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Heat conductivity depending on temperature

  1. Apr 7, 2009 #1
    Hi, I'm working on my final year project for a part time mechanical engineering design degree course. I've built and tested a heat exchanger which is used for controlling the temperature of N2 gas.

    I'm currently working through the calculations so I can compare real against calculated values.

    I'm struggling to calculate the thermal conductivity of N2 depending on temperature. An Engineer from work gave me a Visual basic file which had the following expression which works really well. The problem is I can't work out what the components are - and I'm not happy using it if I don't understand what it's doing

    Visual basic expression.

    Function lambda_N2 (Temp As Double)

    ' Calculation of heat conductivity (W/(m*K)) depending on temperature
    ' for gaseous N2 - source Malkov

    lambda_N2 = 0
    lambda_N2 = -0.000000054111 * Temp * Temp + 0.000102445 * Temp - 0.00016339

    End Function

    I assume that the values he's used are constants - but as yet I've been unable to trace them. Could someone explain what some or all of it is doing?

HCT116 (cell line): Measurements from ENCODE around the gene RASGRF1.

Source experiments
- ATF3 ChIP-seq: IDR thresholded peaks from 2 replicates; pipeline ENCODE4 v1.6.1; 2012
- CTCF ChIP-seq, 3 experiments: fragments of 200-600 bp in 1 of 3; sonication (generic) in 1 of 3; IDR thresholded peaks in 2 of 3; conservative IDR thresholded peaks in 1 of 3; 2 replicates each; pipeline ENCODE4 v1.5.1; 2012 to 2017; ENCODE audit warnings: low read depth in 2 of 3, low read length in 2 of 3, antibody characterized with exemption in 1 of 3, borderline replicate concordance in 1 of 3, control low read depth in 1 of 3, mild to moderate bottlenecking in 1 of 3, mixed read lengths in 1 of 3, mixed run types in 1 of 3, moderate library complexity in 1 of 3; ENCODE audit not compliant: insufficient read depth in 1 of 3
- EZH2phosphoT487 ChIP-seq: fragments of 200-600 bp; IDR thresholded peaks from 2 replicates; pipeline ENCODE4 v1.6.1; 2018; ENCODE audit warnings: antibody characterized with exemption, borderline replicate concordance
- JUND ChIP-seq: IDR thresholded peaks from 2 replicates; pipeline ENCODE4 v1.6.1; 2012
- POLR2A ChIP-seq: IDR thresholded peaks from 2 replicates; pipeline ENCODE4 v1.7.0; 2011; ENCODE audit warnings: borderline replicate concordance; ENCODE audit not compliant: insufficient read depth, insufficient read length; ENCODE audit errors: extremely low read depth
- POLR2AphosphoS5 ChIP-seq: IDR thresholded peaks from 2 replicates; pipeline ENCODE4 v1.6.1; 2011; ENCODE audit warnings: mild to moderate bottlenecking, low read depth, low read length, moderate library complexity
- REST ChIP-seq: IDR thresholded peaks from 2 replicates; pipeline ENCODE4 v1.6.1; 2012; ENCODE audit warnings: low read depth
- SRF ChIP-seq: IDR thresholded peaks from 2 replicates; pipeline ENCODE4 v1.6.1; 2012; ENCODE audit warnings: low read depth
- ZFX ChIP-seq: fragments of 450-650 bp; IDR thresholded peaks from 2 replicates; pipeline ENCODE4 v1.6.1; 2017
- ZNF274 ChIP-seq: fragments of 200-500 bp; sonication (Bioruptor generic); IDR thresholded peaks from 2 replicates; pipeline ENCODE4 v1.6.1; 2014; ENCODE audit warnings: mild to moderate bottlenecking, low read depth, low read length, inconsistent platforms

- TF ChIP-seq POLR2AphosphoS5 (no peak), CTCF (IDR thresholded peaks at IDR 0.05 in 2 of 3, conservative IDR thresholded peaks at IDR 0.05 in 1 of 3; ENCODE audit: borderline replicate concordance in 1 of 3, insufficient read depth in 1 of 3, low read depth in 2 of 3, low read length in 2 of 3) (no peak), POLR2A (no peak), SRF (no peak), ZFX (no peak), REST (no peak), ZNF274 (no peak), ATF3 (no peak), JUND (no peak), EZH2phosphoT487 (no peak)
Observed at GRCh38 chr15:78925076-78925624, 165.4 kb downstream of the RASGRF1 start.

Or is there another way of calculating thermal conductivity?
    (Note. I want it for an individual temperature not for ∆T)

    Many thanks in advance
  2. jcsd
  3. Apr 7, 2009 #2


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    Science Advisor
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    Gold Member

    Hi Oli, welcome to PF.

    The equation looks like an empirical fit to experimentally measured results (and as such, has little meaning without a temperature and pressure range). The constants are likely selected just to make the resulting curve fit well to measured values.

    A much more involved equation with physical justification is given http://www.boulder.nist.gov/div838/theory/refprop/NAO.PDF" [Broken], which may be what you're looking for. The document also includes many references to experimental work, which may be useful.
    Last edited by a moderator: May 4, 2017
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